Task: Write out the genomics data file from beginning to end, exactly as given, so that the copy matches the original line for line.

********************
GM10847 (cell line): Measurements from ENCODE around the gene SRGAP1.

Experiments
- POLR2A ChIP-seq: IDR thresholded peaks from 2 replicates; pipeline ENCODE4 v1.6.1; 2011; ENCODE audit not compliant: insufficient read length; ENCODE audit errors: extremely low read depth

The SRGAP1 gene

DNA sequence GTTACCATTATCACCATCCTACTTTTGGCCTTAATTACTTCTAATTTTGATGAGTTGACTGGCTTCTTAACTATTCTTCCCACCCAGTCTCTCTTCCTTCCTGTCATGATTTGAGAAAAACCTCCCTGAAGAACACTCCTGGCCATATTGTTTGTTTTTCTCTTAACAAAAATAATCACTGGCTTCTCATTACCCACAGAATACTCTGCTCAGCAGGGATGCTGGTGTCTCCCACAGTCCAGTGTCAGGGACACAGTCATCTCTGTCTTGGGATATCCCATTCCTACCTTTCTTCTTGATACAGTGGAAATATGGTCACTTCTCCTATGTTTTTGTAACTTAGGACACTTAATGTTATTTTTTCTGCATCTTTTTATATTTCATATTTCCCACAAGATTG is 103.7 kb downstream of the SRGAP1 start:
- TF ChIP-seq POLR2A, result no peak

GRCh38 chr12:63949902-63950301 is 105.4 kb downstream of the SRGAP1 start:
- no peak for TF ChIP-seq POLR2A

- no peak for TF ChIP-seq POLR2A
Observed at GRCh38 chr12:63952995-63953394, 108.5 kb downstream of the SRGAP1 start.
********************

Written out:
GM10847 (cell line): Measurements from ENCODE around the gene SRGAP1.

Experiments
- POLR2A ChIP-seq: IDR thresholded peaks from 2 replicates; pipeline ENCODE4 v1.6.1; 2011; ENCODE audit not compliant: insufficient read length; ENCODE audit errors: extremely low read depth

The SRGAP1 gene

DNA sequence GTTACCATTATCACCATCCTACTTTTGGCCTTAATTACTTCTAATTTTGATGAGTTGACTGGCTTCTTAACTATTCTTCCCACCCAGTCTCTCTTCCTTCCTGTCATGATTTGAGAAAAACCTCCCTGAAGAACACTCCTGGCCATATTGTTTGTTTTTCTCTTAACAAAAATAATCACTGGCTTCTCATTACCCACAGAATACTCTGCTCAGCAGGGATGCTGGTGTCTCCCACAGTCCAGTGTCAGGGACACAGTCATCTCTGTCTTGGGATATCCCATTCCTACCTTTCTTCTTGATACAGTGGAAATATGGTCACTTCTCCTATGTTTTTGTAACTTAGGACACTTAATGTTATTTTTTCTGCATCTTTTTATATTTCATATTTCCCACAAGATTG is 103.7 kb downstream of the SRGAP1 start:
- TF ChIP-seq POLR2A, result no peak

GRCh38 chr12:63949902-63950301 is 105.4 kb downstream of the SRGAP1 start:
- no peak for TF ChIP-seq POLR2A

- no peak for TF ChIP-seq POLR2A
Observed at GRCh38 chr12:63952995-63953394, 108.5 kb downstream of the SRGAP1 start.